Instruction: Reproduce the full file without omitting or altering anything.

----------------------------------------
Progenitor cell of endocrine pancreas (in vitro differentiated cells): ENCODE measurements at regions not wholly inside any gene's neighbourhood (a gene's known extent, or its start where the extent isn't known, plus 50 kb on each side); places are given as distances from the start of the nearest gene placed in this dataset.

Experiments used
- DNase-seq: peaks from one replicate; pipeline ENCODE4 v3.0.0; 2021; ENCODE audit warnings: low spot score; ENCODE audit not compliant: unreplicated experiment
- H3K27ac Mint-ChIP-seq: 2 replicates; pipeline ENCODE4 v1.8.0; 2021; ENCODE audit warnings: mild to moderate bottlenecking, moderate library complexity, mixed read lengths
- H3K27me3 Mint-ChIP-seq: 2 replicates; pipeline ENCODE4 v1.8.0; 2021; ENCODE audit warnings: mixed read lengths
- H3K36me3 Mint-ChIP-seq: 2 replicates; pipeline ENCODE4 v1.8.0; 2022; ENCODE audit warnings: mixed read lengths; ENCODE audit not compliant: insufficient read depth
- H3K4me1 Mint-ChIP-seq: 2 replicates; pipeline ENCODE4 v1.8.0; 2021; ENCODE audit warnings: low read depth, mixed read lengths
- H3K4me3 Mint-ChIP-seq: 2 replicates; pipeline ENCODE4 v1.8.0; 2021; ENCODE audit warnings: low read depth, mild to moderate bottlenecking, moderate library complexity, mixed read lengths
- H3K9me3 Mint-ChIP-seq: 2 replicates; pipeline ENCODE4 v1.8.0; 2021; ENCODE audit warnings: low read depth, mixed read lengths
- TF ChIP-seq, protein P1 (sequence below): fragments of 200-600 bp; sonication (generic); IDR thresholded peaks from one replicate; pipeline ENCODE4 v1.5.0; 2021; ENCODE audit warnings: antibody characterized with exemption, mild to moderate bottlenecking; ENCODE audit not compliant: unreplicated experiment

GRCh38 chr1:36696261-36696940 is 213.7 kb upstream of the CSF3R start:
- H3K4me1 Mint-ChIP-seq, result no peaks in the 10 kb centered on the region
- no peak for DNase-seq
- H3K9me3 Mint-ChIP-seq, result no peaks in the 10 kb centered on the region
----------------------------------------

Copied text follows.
Progenitor cell of endocrine pancreas (in vitro differentiated cells): ENCODE measurements at regions not wholly inside any gene's neighbourhood (a gene's known extent, or its start where the extent isn't known, plus 50 kb on each side); places are given as distances from the start of the nearest gene placed in this dataset.

Experiments used
- DNase-seq: peaks from one replicate; pipeline ENCODE4 v3.0.0; 2021; ENCODE audit warnings: low spot score; ENCODE audit not compliant: unreplicated experiment
- H3K27ac Mint-ChIP-seq: 2 replicates; pipeline ENCODE4 v1.8.0; 2021; ENCODE audit warnings: mild to moderate bottlenecking, moderate library complexity, mixed read lengths
- H3K27me3 Mint-ChIP-seq: 2 replicates; pipeline ENCODE4 v1.8.0; 2021; ENCODE audit warnings: mixed read lengths
- H3K36me3 Mint-ChIP-seq: 2 replicates; pipeline ENCODE4 v1.8.0; 2022; ENCODE audit warnings: mixed read lengths; ENCODE audit not compliant: insufficient read depth
- H3K4me1 Mint-ChIP-seq: 2 replicates; pipeline ENCODE4 v1.8.0; 2021; ENCODE audit warnings: low read depth, mixed read lengths
- H3K4me3 Mint-ChIP-seq: 2 replicates; pipeline ENCODE4 v1.8.0; 2021; ENCODE audit warnings: low read depth, mild to moderate bottlenecking, moderate library complexity, mixed read lengths
- H3K9me3 Mint-ChIP-seq: 2 replicates; pipeline ENCODE4 v1.8.0; 2021; ENCODE audit warnings: low read depth, mixed read lengths
- TF ChIP-seq, protein P1 (sequence below): fragments of 200-600 bp; sonication (generic); IDR thresholded peaks from one replicate; pipeline ENCODE4 v1.5.0; 2021; ENCODE audit warnings: antibody characterized with exemption, mild to moderate bottlenecking; ENCODE audit not compliant: unreplicated experiment

GRCh38 chr1:36696261-36696940 is 213.7 kb upstream of the CSF3R start:
- H3K4me1 Mint-ChIP-seq, result no peaks in the 10 kb centered on the region
- no peak for DNase-seq
- H3K9me3 Mint-ChIP-seq, result no peaks in the 10 kb centered on the region